Bills Rivers has more than 25 years’ experience in culture and language for economic development and national security, with expertise in research, assessment, program evaluation, and policy development and advocacy. He serves as the Executive Director of the Joint National Committee for Languages and the National Council for Languages and International Studies (JNCL-NCLIS), representing more than 125 language organizations in the US and more than 300,000 language professionals to the Federal Government and business community. In addition, Dr. Rivers chairs the US National Standards Committee for language services and products, ASTM Technical Committee F43, “Language Services and Products,” the U.S. Technical Advisory Group to the International Standards Organisation (ISO) Technical Committee 232, Training in the Informal Sector, and serves as the Secretary to the US Technical Advisory Group to ISO Technical Committee 037 on Terminology and other language and content resources.
Before joining JNCL-NCLIS, he served as Chief Scientist at Integrated Training Solutions, Inc., a small business in Arlington, Virginia, where he focused on strategic planning, management consulting, and advanced technologies for language and culture programs in the public sector. While at ITS, he served in a contractor role as the founding Chief Linguist of the National Language Service Corps. Prior to working at ITS, he was a founding member of the Center for Advanced Study of Language (CASL) at the University of Maryland, serving as the first Director of LCTLs at CASL. He was a staff member of the National Foreign Language Center from 1994 to 2003, and a staff member in the Publications department of ACTR/ACCELS from 1993-1995.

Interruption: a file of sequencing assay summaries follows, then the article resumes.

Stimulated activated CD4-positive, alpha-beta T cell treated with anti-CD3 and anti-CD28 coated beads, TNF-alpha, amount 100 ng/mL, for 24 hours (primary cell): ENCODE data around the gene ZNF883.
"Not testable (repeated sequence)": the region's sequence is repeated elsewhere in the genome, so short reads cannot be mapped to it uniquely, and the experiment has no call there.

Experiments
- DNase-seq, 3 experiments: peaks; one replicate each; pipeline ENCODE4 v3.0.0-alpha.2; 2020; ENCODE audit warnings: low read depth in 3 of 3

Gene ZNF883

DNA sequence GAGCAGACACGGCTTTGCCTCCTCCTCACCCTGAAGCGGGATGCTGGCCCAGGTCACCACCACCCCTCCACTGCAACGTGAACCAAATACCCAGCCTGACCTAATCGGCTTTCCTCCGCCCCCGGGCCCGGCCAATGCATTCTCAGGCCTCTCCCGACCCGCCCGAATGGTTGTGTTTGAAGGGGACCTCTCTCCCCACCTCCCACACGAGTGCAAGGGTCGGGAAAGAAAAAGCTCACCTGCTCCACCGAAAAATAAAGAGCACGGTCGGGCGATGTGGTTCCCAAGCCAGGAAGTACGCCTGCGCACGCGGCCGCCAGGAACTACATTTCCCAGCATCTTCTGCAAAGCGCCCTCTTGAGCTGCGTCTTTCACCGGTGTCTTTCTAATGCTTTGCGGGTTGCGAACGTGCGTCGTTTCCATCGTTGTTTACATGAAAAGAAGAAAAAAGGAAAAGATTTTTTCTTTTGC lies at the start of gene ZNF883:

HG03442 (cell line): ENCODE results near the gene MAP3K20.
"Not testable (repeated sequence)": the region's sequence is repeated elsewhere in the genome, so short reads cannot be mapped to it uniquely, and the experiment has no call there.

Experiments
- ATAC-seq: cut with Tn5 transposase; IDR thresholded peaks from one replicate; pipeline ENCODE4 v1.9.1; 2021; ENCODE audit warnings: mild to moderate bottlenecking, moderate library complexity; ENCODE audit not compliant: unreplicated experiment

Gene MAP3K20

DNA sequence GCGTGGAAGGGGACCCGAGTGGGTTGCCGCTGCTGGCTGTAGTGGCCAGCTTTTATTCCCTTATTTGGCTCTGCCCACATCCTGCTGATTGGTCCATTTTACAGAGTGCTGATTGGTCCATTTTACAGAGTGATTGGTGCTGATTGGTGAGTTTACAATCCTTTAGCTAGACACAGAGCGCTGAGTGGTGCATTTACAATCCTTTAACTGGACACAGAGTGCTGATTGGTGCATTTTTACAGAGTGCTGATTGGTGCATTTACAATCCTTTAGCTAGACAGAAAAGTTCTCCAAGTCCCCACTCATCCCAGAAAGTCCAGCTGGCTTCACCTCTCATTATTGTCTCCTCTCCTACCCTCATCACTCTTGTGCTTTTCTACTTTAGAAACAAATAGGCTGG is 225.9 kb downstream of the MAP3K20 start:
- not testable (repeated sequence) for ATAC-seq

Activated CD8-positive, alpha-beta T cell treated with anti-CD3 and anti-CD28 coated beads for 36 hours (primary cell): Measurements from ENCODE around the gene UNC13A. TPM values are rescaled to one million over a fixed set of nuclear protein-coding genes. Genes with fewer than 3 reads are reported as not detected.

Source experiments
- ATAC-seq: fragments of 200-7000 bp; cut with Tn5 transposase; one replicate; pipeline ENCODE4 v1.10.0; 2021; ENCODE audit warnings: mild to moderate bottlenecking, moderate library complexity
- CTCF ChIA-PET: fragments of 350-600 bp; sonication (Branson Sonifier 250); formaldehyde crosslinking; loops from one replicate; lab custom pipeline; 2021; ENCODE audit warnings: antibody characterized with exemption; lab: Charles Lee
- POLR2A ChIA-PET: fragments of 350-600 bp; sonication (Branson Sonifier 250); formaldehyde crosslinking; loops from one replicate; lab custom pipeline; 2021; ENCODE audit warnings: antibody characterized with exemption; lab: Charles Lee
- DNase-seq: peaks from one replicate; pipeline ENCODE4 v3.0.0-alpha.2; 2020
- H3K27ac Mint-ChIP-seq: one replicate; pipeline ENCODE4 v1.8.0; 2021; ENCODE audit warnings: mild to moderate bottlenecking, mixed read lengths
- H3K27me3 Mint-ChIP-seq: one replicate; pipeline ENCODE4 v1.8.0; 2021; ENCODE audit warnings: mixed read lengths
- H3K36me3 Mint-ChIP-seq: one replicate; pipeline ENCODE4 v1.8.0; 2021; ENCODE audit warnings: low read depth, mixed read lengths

During his career, Dr. Rivers has also taught Russian from first through fourth year at the University of Maryland, worked as a freelance interpreter and translator for aerospace and astrodynamics projects, and lived and conducted field work in Kazakhstan, where he regularly returns to teach. He received his PhD in Russian from Bryn Mawr College and his MA, BA, and BSAE from the University of Maryland.
Plenary II Theme: A STARTALK at 10: Impact, Innovation and Resources
ABSTRACT: The Have you heard about STARTALK? Are you familiar with the publicly-available resources on its website? Are you interested in hosting a STARTALK program? Come to this panel presentation to learn about this innovative program, which is changing the way world languages are taught and generating interest among students for the LCTLs. Panelists will share ways that this program is impacting students, teachers, institutions, and communities. You will also explore the vast resources that are hosted on the STARTALK website: curricula, learning plans, videos of effective classroom instruction, self-guided professional development modules, and much more.